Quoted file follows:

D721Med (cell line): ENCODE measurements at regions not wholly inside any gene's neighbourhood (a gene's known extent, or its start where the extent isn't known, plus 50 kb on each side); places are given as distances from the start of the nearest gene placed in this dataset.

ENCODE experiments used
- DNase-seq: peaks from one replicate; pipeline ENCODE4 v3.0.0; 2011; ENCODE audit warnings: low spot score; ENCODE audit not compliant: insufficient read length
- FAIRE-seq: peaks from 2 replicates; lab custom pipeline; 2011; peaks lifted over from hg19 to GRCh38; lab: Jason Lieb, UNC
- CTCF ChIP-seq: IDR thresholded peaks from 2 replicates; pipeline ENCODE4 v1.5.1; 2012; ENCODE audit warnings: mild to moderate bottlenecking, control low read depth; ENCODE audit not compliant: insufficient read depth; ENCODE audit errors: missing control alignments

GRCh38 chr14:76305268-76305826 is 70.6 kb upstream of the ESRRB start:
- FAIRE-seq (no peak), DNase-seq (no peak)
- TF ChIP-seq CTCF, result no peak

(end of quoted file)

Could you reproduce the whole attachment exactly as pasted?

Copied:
D721Med (cell line): ENCODE measurements at regions not wholly inside any gene's neighbourhood (a gene's known extent, or its start where the extent isn't known, plus 50 kb on each side); places are given as distances from the start of the nearest gene placed in this dataset.

ENCODE experiments used
- DNase-seq: peaks from one replicate; pipeline ENCODE4 v3.0.0; 2011; ENCODE audit warnings: low spot score; ENCODE audit not compliant: insufficient read length
- FAIRE-seq: peaks from 2 replicates; lab custom pipeline; 2011; peaks lifted over from hg19 to GRCh38; lab: Jason Lieb, UNC
- CTCF ChIP-seq: IDR thresholded peaks from 2 replicates; pipeline ENCODE4 v1.5.1; 2012; ENCODE audit warnings: mild to moderate bottlenecking, control low read depth; ENCODE audit not compliant: insufficient read depth; ENCODE audit errors: missing control alignments

GRCh38 chr14:76305268-76305826 is 70.6 kb upstream of the ESRRB start:
- FAIRE-seq (no peak), DNase-seq (no peak)
- TF ChIP-seq CTCF, result no peak